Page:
Prof (Dr) Sreenivasulu N.S is working as Professor of Law at National University of Juridical Sciences, (NUJS) Kolkata. He is a Distinguished Member of International Council of Jurists, (ICJ) London. He is a Scientific Member of Canadian Institute For International Law, (CIFILE) Ontario, Canada. He is also associated with the World Commission for Human Rights, London. Professor Sreenivasulu N.S was a faculty at National Law School of India University (NLSIU), Bangalore and the University of Mysore before he was selected as Associate Professor at NUJS, Kolkata in 2007 and he was promoted as Professor of Law with effect from the year 2013.
He has been a recognized author and has got to his credit 107 research publications including 7 books published by peer-reviewed and reputed international publishers, 3 monograms 9 edited volumes, 15 book chapters and 73 research papers/articles published in more than 35 varieties of journals and International publishers such as ‘Oxford’ London, UK, ‘Penguin’ Indiana, USA, ‘Springer’ UK, Butterworth’s Lexis Nexis, New Delhi, ‘Yildirim, Ankara/Turkey’ ‘Omicus’ California, USA, and ‘Manupatra’ New Delhi.
Below is the transcript of our recent interaction with Prof. Sreenivasulu.
Swastika: You completed your Bachelor’s degree in Commerce. What motivated you to choose law as a career?
Prof. Sreenivasulu N.S: My father was a Police Officer and hence he had to deal with IPC and CrPC. He used to keep those books with him and frequently used to tell me to opt for law as a career. Therefore, he is the one who inspired me to take up law as a career.
Swastika: You completed your LLB in 2001. Do you feel that the law schools these days are different from that of those days?
Prof. Sreenivasulu N.S: Yes, the LLB course that I did was of three years post-graduation whereas nowadays more or less everywhere we have the five years LLB course. Before 1998, only basic papers such as CPC and CrPC were taught. However, in 1998, when I joined law, the Bar Council of India introduced the semester system and started having 5 papers per semester. This semester system and enhancement of subjects led to the introduction of new subjects such as the Intellectual Property Law, Alternate Dispute Resolution, moot courts, and other clinical papers that we have today. These subjects were introduced in the three-year LLB course by the bar council in the year 1998 and these reforms later became a part of the 5 years LLB course.
Swastika: You did your LLB from Saraswathi Law College, Chitradurga. Do you feel that the students who graduate from National Law Universities have an edge over students who graduate from other universities?
Prof. Sreenivasulu N.S: Saraswathi Law College in Chitradurga is affiliated to Kuvempu University in the central part of Karnataka. Students who graduate from National Law Universities definitely have an edge over students studying from other colleges. I am the best person to say this having studied from a traditional law college and now being a faculty at National Law University, Kolkata. NLU students do not only have a competitive advantage, but they also have a serious advantage as their background is different and they come from elevated families and they must have studied their plus two from better places. They have better infrastructure and a better mode of dissemination compared to people who join traditional law colleges. For example, taking my own case, my entire education happened through government schools and government colleges including my LLB. Given the state of affairs of the Government institutions in the country, you can very well imagine the shortage of faculty, shortage of infrastructure, no library, and forget about online. Therefore, there is a huge difference between Traditional colleges and National Law Schools.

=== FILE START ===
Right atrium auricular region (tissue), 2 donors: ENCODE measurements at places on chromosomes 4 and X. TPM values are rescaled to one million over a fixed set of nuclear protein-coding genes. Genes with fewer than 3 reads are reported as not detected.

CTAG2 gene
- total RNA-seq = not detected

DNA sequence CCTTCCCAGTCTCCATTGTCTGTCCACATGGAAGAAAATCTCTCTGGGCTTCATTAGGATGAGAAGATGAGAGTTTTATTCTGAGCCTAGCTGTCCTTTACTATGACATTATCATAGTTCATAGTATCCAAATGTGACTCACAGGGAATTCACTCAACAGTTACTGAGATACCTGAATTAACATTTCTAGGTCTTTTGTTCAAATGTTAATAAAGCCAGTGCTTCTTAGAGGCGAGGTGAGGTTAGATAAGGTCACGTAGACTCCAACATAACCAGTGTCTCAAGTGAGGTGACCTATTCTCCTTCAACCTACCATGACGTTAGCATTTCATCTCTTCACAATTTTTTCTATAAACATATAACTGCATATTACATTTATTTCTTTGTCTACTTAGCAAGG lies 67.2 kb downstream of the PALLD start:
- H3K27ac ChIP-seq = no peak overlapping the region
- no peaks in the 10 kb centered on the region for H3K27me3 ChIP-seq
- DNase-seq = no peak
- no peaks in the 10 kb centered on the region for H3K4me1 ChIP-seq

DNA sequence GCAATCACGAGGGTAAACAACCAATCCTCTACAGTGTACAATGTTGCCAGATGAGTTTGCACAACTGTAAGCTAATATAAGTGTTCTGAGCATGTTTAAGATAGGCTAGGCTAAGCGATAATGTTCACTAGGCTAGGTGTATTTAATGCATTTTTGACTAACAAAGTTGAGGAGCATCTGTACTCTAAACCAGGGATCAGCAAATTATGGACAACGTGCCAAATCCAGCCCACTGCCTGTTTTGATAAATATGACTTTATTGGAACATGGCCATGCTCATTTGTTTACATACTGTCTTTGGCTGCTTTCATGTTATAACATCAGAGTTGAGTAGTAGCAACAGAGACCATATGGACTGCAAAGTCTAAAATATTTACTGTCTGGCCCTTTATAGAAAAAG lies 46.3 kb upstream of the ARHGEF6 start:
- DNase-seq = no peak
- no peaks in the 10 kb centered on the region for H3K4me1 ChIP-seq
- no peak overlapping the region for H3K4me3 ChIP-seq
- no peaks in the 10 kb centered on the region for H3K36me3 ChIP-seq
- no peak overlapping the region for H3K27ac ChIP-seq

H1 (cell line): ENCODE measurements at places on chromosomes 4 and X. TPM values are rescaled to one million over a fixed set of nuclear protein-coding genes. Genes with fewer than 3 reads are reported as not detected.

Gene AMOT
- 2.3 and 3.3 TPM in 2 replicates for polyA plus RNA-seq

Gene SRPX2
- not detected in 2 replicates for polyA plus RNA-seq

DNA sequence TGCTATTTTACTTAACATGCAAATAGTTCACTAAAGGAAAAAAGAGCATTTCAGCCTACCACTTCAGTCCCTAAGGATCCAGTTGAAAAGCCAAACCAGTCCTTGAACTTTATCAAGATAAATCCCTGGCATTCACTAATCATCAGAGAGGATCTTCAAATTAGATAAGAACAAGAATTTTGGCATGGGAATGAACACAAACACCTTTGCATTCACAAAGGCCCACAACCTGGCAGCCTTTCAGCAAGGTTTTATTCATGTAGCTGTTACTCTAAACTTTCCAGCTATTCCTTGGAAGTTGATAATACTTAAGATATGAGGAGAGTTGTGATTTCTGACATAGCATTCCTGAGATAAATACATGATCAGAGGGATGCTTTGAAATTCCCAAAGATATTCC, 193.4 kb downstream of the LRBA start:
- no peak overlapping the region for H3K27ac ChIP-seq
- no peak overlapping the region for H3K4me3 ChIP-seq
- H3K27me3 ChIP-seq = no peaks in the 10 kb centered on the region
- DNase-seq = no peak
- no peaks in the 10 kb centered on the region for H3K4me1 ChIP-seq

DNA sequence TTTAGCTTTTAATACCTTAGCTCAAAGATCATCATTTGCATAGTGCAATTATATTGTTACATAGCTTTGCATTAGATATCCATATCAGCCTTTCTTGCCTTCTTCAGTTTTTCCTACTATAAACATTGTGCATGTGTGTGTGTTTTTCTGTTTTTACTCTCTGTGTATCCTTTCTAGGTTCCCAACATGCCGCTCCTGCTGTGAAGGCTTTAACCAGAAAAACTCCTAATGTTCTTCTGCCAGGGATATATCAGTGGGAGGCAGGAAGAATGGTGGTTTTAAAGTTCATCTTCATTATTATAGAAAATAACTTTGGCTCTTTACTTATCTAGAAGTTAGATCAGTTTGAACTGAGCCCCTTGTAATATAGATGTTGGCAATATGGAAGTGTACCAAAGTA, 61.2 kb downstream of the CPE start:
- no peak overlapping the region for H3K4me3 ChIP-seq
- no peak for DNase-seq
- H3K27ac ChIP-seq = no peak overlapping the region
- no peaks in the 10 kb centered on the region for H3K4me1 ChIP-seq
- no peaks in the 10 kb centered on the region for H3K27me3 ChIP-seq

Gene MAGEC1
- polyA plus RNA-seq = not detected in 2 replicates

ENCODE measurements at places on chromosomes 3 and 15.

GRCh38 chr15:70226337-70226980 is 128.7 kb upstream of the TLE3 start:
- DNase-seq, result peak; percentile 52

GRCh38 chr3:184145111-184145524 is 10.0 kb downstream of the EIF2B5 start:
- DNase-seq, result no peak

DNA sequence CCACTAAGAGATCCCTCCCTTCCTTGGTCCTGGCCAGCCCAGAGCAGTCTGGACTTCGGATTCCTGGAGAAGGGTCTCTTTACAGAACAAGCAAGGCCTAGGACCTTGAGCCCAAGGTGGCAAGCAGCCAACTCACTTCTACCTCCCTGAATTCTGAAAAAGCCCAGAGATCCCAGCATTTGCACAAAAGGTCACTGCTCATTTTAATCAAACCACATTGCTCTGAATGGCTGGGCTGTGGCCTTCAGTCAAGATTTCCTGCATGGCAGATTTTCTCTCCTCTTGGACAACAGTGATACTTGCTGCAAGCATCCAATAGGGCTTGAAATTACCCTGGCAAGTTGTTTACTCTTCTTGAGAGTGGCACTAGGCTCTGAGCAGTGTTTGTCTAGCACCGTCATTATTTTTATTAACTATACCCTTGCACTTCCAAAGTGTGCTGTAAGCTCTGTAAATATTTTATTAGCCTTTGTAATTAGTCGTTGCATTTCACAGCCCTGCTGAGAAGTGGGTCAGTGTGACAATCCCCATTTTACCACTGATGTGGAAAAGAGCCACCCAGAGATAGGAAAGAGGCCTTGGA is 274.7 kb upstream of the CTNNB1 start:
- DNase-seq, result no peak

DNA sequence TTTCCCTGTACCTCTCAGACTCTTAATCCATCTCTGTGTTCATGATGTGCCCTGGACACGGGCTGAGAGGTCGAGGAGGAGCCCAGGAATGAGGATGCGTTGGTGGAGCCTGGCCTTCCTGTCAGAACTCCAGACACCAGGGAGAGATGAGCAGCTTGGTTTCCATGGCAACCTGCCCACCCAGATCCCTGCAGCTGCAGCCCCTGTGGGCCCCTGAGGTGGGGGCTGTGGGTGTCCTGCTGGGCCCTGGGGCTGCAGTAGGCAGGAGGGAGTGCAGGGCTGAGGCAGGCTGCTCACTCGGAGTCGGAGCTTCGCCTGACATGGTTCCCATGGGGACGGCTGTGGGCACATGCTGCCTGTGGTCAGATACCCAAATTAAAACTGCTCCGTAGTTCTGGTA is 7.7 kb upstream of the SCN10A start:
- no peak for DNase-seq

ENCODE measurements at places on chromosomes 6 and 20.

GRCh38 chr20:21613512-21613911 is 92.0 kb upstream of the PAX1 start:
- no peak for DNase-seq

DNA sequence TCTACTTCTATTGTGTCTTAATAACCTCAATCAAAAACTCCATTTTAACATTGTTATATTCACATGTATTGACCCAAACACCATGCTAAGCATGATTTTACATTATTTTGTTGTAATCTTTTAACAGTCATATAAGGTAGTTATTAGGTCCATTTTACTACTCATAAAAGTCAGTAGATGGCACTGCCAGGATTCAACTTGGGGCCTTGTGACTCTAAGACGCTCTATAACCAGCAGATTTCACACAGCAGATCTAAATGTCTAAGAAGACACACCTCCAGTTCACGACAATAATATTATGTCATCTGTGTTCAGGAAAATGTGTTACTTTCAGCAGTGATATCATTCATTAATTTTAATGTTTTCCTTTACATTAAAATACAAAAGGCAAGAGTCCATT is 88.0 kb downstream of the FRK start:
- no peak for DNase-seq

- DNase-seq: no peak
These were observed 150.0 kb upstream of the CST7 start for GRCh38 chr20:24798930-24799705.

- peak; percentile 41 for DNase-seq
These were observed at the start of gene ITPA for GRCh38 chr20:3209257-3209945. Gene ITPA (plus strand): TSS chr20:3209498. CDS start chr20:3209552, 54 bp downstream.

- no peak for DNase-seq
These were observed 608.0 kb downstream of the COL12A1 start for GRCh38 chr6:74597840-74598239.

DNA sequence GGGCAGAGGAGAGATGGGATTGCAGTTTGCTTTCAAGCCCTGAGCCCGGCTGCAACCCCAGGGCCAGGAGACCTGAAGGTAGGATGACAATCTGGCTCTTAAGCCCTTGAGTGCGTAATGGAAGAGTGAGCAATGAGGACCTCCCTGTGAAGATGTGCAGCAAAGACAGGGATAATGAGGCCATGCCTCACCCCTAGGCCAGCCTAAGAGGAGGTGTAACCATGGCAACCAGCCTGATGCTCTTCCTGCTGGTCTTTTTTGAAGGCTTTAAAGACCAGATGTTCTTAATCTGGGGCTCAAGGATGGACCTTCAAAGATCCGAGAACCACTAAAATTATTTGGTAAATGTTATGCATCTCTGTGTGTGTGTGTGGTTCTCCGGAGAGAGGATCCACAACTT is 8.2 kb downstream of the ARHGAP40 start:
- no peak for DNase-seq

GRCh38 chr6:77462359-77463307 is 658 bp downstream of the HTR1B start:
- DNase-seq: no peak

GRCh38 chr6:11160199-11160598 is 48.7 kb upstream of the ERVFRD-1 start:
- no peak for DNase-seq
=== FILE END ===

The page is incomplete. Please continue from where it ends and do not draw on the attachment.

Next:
Swastika: You have been a faculty at the National University of Juridical Sciences, (NUJS) Kolkata for over 13 years. Please share your journey from being a legal manager at SDD Global Solutions to being a Professor in Law at one of the most esteemed law universities in India.
Prof. Sreenivasulu N.S: I worked as a legal manager for a brief period at SDD Global Solutions which is a multinational company having their office at Mysore apart from New Jersey, New York, and London during my PhD. After I completed my LLB in 2001, I joined Mysore University for LLM and completed that in 2003. Thereafter I started working as a temporary or a guest faculty at Mysore University and alongside that, I was doing PhD Since my PhD was on Intellectual Property Rights, SDD Global Solutions started the IPR segment in their law firm so they chose me to work for them. in the meantime, when I got an offer from the National Law School of India University, Bangalore, as an assistant professor, I left SDD Global Solutions as a legal manager and joined NLS, Bangalore as an assistant professor in 2006. In 2007, Considering me as an exceptional candidate and by reading my contribution to the legal jurisprudence NUJS offered me the associate professor because I had not only a PhD but also a serious amount of research publications. Thereafter, my journey continued there and in 2013, I became a full-fledged professor at NUJS.
Swastika: You have been recognised as an author and have several research publications. Is it necessary for law students to write research papers and participate in various competitions such as moot courts and debates in order to build an impressive CV?
Prof. Sreenivasulu N.S Yes, learning in law, teaching in law, joining in law, and even orientation in law is not going to be complete without research. In fact, research is a fundamental and inseparable portion of any legal learning process. So, as a student, as a scholar, as a teacher, as a lawyer, or as a judge, whatever is your capacity as a member of the legal fraternity, you have to conduct independent research as it is very much required otherwise one cannot understand the basic things and their application in the contemporary world, in the contingent situations and to find solutions of the problems that we face in our day to day life.
Swastika: You completed your PhD in 2006. However, there is a belief in India that PhD is done only by the people who want to pursue a career in the teaching field or research field. Do you feel that this belief is correct or does PhD have a wider scope and opportunities?